Enter Through Magda Szabo’s The Door

So you devoured Elene Ferrante’s tetralogy and now you’re wondering what other international gems are out there—books so good you can’t believe you never heard of them. Well, look no further than Magda Szabó’s The Door. If you like Ferrante, I guarantee you’ll like Szabó.

Magda Szabó, who died in 2007 at age 90, was one of Hungary’s most important 20th century writers, widely read and admired at home but only recently getting the love and attention she deserves worldwide. The Door was published in 1987 but not translated into English until 2005, when it appeared in Britain. Last year, the New York Review Books classics offered it up to American audiences in a new, widely praised translation by Len Rix. We should all be thankful.

Born in 1917, Szabó left her teaching career and took a job with the government in 1945. She published her first work—a collection of poems—in 1947. A second collection published two years later won one of Hungary’s premier prizes, but the prize was immediately withdrawn by the Stalinist rulers of Hungary, who named her an “enemy of the people.” Szabó then lost her government job and was barred from publishing anything between 1949 and 1956. During her “frozen” period she wrote her first novel, Freskó (Fresco), but wasn’t allowed to publish it until 1958.

Szabó’s biography is important to The Door because the first-person narrator, a “lady writer” also named Magda whose career was also “frozen” by the Communists bears a close resemblance to the author, and Szabó acknowledged in interviews that the work is largely autobiographical.

Magda, though, is not the central character of the novel. That honor goes to Magda’s housekeeper Emerence, a remarkable, gigantic enigma of a woman who is one of the strongest and most intriguing characters you’ll ever meet in literature.

The novel opens (and ends) with Magda recounting the recurrent dream that has led her to write her story. She wants, she tells us, to confess that “I killed Emerence. The fact that I was trying to save her rather than destroy her changes nothing.” If that won’t keep you reading, I’m not sure what will.

Magda begins her story in the late 1950s, after she and her husband have moved into a large apartment and soon after Magda’s political rehabilitation in Communist Hungary. She is now a full-time writer with no time for housekeeping, and a friend recommends she hire Emerence. They meet and Magda quickly offers her the job, but Emerence demurs, saying she must first check out Magda’s reference. “I don’t wash just anyone’s dirty linen,” she explains. It is the first indication that Emerence is not about to assume a subservient role.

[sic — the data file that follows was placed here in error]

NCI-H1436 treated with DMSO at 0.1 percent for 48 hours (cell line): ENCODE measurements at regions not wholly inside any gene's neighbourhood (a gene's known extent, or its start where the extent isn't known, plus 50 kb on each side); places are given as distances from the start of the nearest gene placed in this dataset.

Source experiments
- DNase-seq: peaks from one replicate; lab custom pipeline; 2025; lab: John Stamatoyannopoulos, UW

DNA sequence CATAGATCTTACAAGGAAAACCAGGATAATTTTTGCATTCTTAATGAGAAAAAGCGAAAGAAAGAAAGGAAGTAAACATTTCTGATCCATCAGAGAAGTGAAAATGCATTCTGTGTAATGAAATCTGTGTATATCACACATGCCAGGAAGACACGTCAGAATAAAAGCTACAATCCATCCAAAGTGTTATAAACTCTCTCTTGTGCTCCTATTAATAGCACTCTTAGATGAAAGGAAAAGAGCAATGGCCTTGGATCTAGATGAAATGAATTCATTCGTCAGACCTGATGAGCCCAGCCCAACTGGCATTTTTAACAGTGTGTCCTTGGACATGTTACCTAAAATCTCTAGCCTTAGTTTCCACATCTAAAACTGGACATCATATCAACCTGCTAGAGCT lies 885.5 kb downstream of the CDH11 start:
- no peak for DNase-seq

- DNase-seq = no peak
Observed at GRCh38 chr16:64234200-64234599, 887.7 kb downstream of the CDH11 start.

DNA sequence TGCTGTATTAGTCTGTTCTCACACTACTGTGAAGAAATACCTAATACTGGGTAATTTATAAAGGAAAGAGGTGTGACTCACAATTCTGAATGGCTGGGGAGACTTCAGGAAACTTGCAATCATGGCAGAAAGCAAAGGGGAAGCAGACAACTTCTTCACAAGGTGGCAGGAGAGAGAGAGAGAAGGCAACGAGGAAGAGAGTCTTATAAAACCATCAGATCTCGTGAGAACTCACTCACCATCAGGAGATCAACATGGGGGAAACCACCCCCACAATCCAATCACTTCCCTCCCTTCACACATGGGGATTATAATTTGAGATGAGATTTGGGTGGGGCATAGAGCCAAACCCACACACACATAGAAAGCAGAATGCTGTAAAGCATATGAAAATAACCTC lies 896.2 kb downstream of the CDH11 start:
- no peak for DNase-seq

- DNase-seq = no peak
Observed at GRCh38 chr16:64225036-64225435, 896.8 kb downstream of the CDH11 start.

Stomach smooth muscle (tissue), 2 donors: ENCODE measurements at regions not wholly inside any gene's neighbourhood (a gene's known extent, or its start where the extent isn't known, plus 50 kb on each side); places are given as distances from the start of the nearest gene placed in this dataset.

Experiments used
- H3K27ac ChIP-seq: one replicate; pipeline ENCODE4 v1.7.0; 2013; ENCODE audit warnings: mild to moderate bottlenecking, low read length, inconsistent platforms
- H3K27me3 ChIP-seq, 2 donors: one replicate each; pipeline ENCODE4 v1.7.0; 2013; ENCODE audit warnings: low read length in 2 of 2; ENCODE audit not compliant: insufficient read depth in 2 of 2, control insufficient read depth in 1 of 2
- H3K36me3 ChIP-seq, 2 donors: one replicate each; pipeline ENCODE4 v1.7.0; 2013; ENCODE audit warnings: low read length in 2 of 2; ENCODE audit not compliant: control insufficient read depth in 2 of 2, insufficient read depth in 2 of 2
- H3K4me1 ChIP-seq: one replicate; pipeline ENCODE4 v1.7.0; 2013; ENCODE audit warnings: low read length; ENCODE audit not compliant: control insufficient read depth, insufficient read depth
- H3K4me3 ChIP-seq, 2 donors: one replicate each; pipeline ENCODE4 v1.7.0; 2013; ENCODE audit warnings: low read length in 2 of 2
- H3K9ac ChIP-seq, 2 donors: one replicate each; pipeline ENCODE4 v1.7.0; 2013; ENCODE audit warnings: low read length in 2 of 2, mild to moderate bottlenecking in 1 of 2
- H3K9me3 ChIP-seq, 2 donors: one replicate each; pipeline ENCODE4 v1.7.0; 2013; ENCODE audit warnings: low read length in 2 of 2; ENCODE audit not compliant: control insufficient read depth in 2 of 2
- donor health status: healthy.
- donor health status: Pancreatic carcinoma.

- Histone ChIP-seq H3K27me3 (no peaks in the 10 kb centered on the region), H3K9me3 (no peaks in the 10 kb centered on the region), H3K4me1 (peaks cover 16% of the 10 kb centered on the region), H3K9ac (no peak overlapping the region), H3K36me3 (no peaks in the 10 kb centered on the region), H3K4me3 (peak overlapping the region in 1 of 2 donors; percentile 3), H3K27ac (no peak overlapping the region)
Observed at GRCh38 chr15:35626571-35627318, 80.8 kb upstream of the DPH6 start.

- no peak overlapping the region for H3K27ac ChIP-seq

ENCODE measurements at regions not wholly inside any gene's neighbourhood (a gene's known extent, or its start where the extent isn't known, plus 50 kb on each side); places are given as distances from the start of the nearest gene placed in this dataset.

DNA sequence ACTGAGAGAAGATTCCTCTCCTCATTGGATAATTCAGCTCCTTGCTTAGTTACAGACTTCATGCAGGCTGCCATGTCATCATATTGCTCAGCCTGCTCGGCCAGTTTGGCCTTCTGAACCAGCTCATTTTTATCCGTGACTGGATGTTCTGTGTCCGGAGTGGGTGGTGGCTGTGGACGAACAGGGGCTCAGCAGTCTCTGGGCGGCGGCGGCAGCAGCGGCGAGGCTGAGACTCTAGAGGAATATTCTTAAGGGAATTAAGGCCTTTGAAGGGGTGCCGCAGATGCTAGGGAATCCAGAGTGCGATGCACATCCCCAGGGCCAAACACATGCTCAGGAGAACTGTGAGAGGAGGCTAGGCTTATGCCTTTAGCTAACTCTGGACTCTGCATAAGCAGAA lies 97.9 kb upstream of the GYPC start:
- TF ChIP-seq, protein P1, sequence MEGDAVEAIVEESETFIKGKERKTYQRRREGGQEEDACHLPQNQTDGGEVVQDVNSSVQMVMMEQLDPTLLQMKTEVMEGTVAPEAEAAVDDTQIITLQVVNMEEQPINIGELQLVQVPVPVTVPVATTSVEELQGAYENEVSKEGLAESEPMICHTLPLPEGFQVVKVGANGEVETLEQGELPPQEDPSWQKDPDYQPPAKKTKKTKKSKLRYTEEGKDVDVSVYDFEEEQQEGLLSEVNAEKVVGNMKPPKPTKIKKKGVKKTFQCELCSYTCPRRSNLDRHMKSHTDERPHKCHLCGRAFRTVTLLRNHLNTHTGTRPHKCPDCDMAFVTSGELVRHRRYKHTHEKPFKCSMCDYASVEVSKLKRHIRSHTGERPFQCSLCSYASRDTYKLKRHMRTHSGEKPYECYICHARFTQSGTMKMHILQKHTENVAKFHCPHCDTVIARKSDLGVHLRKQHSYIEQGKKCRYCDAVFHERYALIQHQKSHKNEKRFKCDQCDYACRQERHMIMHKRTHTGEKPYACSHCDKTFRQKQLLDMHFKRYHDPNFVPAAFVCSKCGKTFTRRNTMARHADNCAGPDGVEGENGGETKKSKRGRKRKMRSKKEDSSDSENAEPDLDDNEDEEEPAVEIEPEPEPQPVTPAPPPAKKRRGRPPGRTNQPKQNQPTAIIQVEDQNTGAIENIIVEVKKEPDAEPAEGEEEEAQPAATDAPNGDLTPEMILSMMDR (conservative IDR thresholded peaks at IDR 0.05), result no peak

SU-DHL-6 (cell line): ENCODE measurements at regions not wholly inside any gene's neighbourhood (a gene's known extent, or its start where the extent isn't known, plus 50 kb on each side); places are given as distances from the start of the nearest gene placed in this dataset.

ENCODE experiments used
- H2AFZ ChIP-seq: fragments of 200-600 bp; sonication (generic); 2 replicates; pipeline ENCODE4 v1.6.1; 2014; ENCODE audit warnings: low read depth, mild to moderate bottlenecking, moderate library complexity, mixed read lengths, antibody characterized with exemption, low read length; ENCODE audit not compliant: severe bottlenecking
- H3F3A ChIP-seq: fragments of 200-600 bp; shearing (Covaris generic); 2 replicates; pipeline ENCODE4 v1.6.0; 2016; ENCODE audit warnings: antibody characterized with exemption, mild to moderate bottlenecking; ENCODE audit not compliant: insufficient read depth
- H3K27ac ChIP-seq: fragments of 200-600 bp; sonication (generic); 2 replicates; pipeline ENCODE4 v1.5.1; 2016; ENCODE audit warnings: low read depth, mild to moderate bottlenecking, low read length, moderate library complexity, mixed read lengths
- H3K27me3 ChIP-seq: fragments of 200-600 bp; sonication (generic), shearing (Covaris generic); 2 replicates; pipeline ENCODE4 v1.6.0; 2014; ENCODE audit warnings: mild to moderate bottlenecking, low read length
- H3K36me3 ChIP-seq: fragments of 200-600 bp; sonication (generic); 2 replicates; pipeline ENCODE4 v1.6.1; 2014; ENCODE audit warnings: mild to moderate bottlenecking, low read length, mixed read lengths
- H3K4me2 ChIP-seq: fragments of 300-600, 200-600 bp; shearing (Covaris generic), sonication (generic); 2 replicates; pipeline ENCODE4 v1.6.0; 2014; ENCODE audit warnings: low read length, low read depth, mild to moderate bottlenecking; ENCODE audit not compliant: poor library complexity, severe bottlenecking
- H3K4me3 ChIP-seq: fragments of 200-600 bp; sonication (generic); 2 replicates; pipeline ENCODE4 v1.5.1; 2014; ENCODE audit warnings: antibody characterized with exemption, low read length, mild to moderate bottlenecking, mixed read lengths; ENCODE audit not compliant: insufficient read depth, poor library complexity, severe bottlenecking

Emerence takes the job but on her own terms. She’ll keep the house in order (as well as several other households she manages), but she’ll come and go when she wants. That proves fine with Magda—the house is always spotless and all her needs are attended to—and Magda slowly adjusts to her housekeeper’s penchant for criticizing Magda’s work, lifestyle, and religion. It seems a small price to pay for having her household in order.

Emerence is unusually strong (she regularly sweeps the snow in front of eleven buildings in addition to her housecleaning duties), and serves as a pillar of the community. Everyone in the neighborhood relies on her, she is generous and always the first to help anyone in need, her friendship is valued by all, and even animals gravitate to her. She is also practical, anti-intellectual (she won’t even look at the books she dusts), hostile to the church, proud of her working-class routes, and fiercely independent. In short, everything Magda is not.

Still, their friendship and love gradually grows over their twenty-year tempestuous relationship, although it is always Emerence calling the shots. When Magda and her husband rescue a dog from death, Emerence encourages them to keep it and then trains it so that it will only obey orders from her. The dog takes on a larger than life role. Indeed, you are unlikely to meet an animal in literature with more human-like qualities. Emerence insists naming  the dog Viola, even though it is a male. The significance of the name won’t be apparent until much later. That is true of many of the book’s most important details, with Szabó doing a masterful job of doling out information in little pieces, while employing an increasingly ominous tone, so that their significance in the broader picture doesn’t become clear until the climax. Her prose—concise yet intimate—is perfectly suited to the task.

Although their friendship grows into something close to real intimacy, there is always a door between them, both a physical one (Emerence allows no one to cross the threshold of her apartment) and an emotional one (Emerence’s insistence on keeping part of her history and herself secret is symbolized by the head scarf that she always wears).

For many readers The Door is likely to bring to mind Ferrante’s Neapolitan tetralogy for several reasons, notably the friendship between the two principle characters in each book. Both involve an odd combination of affection, intimacy, codependence, and abuse. Both have narrators who are writers and may or may not be reliable, and both involve a friend of extraordinary talents who remains a mystery to the narrator.

This year New York Review books will publish a new translation of another of Szabó’s novels, Iza’s Ballad, which first appeared in Hungary in 1963. I can’t wait.

Mark Willen